Sunday, March 31, 2013

Solar Robot Assembled by Carnegie Mellon Spinoff Might Search for Fuel on Moon

A Carnegie Mellon University spinoff company on Monday debuted a solar-powered robot that it said could transform deep space exploration.

William 'Red' Whittaker, Astrobotic CEO and founder of the
Field Robotics Center at CMU's Robotics Institute, address the
media at a press conference at Carnegie Mellon University
announcing the prototype of a lunar water-prospecting robot
Astrobotic Technology Inc. hopes to launch its prototype, dubbed Polaris, in October 2015 on a lunar mission to drill for potential fuel at the moon's northern pole, where temperatures can reach minus 180 degrees Celsius.

Researchers have long wondered if there is fuel in space and whether the site on the moon could support a depot, said William “Red” Whittaker, CEO and founder of the Field Robotics Center at Carnegie Mellon's Robotics Institute.

Astrobotic hopes Polaris will be able to answer that question.

“The biggest deterrent to exploration is propellant,” said Whittaker. “If you could refuel, you could go anywhere.”

Researchers have much to learn about water ice, he said.

“There's methane and ammonia in it,” Whittaker said. “You can burn it ... but whether those concentrations are usable” remains to be determined.

Some speculate that the amount of gas just under the moon's surface is equivalent to the amount of water in the Great Lakes, Whittaker said.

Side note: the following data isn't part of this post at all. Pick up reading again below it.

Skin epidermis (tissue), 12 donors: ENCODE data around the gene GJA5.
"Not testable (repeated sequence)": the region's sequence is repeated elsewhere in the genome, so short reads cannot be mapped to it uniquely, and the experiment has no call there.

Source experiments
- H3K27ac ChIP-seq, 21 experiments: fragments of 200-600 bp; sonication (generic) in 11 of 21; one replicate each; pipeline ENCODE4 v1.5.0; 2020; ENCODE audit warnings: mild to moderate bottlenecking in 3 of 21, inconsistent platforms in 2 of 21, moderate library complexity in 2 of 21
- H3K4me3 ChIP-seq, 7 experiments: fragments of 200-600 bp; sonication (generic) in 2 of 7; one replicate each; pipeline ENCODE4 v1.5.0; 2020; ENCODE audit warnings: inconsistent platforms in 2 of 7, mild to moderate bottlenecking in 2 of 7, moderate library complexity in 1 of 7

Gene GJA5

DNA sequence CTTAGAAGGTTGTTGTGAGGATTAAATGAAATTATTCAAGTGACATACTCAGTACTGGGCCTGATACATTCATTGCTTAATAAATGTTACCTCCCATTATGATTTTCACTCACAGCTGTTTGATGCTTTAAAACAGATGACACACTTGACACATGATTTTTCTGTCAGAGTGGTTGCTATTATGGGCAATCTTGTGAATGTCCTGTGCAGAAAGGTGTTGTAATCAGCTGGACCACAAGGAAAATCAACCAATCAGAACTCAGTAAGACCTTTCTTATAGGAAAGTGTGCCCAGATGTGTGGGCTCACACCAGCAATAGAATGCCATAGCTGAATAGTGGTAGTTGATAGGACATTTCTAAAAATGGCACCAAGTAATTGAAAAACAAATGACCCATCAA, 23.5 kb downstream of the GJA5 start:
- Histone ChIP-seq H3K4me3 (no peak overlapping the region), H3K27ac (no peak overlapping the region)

Astrobotic isn't in space yet. It needs to raise $100 million to $150 million to launch the robot and its lunar lander on a Space X Falcon 9 launch vehicle, said John Thornton, Astrobotic president.

Space X, a private company, launched a rocket from Cape Canaveral on Sunday to resupply the International Space Station.

Polaris has the juice, though: about three times the power of Curiosity, the NASA rover that landed on Mars in August. It uses navigation software developed by researchers at Carnegie Mellon and NASA's Jet Propulsion Laboratory at the California Institute of Technology in Pasadena.

Three large solar arrays arranged vertically to capture light from low on the horizon power Polaris.

“The light comes straight across. ... The sun never rises overhead on the moon,” Whittaker said.

The solar arrays will generate about 250 watts of electrical power.

Polaris, about 51⁄2 feet tall, 7 feet wide and almost 8 feet tall, weighs about 330 pounds. It uses software pioneered in the Carnegie Mellon/NASA-funded Hyperion robot, which keeps track of the rover's position relative to the sun's rays to maximize solar energy.

Astrobotic and Carnegie Mellon have a lot at stake financially.

The Google Lunar X Prize makes a total of $30 million in prizes available to the first privately funded teams to safely land a robot on the surface of the moon, have that robot travel 500 meters over the lunar surface and send video, images and data back to Earth.


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